Blacks and Latinos in Georgia have significantly lower COVID-19 vaccination rates than whites, a newly released Kaiser Health News analysis shows. Thirty percent of... Black, Latino Georgians lag behind whites in COVID shots, report says

Blacks and Latinos in Georgia have significantly lower COVID-19 vaccination rates than whites, a newly released Kaiser Health News analysis shows.

Thirty percent of whites in Georgia have had at least one shot, yet they trail another group — Asians, who are at 44 percent.

The data were provided to KHN by the CDC in response to a public records request. But nearly half of the vaccination records are missing race or ethnicity information, KHN reported, which would mean the statistics are far from complete.

The Georgia rates generally follow the national trends, the analysis shows. Blacks’ rates are lower than those of whites in almost every state, according to data as of May 14. Native Americans’ vaccination rates are the highest in the nation.

Georgia’s overall vaccination rate is among the lowest in the nation.

There is another split in vaccination rates in Georgia.

Those living in rural areas and small cities have lower vaccination rates than people living in more urban areas of the state, according to Amber Schmidtke, a microbiologist who tracks COVID in Georgia in the Daily Digest. And Georgia’s rural communities and small cities have disproportionately higher rates at deaths and hospitalizations from COVID-19, she added.

Efforts run into limitations

The lagging vaccination rate for some communities of color has long been a concern among Georgia health officials. Still, Dr. Cecil Bennett, a family medicine physician in Newnan, called the Black vaccination rate in Georgia, at 23 percent, “disappointing and upsetting.’’

Bennett

The state’s vaccination plan “was flawed from the beginning,’’ Bennett said Friday. It was based on Internet access for appointments, and “African-Americans have less Internet access,’’ he said.

And outreach to Black churches often failed to include availability of physicians and nurses to administer shots in these settings, he added.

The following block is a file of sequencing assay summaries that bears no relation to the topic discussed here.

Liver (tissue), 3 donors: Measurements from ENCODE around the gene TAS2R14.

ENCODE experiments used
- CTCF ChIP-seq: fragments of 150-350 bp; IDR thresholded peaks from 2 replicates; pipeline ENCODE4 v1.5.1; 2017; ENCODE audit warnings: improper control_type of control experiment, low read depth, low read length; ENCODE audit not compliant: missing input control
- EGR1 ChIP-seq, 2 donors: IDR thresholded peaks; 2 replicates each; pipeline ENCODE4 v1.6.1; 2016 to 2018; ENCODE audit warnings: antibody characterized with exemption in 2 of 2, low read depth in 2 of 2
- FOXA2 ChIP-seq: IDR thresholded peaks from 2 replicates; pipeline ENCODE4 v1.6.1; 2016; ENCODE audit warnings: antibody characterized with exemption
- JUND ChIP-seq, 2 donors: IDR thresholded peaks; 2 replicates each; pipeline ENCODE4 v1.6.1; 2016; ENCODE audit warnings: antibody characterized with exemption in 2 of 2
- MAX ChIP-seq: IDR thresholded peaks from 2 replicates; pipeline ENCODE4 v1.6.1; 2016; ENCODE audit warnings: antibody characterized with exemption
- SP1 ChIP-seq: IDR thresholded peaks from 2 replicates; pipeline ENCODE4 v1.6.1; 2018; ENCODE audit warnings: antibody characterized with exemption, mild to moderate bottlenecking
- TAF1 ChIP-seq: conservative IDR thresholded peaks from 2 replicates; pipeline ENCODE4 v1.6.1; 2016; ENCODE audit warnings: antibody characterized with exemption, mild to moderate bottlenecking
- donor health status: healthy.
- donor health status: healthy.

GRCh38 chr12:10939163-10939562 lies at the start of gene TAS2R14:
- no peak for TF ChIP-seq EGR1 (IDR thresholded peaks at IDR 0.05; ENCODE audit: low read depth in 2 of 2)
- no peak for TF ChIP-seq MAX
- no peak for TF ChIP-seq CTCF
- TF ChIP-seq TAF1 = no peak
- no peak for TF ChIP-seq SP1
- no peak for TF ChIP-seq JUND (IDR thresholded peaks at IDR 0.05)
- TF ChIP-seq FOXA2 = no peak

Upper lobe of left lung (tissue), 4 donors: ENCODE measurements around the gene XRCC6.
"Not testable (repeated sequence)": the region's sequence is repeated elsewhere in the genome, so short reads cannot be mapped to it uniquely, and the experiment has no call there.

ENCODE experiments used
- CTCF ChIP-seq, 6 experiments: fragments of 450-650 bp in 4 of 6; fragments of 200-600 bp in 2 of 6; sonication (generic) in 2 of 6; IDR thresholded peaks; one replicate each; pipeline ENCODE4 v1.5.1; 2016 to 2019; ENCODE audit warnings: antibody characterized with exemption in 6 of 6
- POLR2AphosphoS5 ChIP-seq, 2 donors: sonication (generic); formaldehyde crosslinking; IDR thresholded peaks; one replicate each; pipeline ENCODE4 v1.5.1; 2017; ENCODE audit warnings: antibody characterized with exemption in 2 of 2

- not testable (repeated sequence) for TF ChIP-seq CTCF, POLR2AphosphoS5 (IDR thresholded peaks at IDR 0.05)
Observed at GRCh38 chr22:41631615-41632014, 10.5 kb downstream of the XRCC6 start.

African-Americans are underrepresented in the physician workforce, representing just 5 percent of doctors nationally, Bennett noted.

He said primary care physicians should have been equipped with sufficient vaccine doses at the beginning of the vaccination effort. That didn’t happen, he said. “Early on, I didn’t have vaccine for the first three months.”

Minority groups have suffered much higher mortality rates from the pandemic than whites and are at risk of infection as states move to reopen and lift mask mandates, KHN noted.

“From the disproportionate COVID-19 cases and deaths to the struggle to ensure equitable distribution of the testing kits, personal protective equipment and other critical resources for these communities, it is frustrating that we are once again repeating history in our country relative to pandemics,’’ said Daniel Dawes, director of the Satcher Health Leadership Institute at Atlanta’s Morehouse School of Medicine. “We have never been able to realize an equitable response during pandemics in the United States, and it’s the same groups of people who are always most negatively affected, including racial and ethnic minorities, people with disabilities, lower socioeconomic status individuals, and immigrants.’’

Dawes

These data show the need for investments in public health, Dawes added.

Outreach to Latinos

Just 21 percent of Latinos in Georgia have received one shot, lower than the 29 percent rate nationally, KHN reported.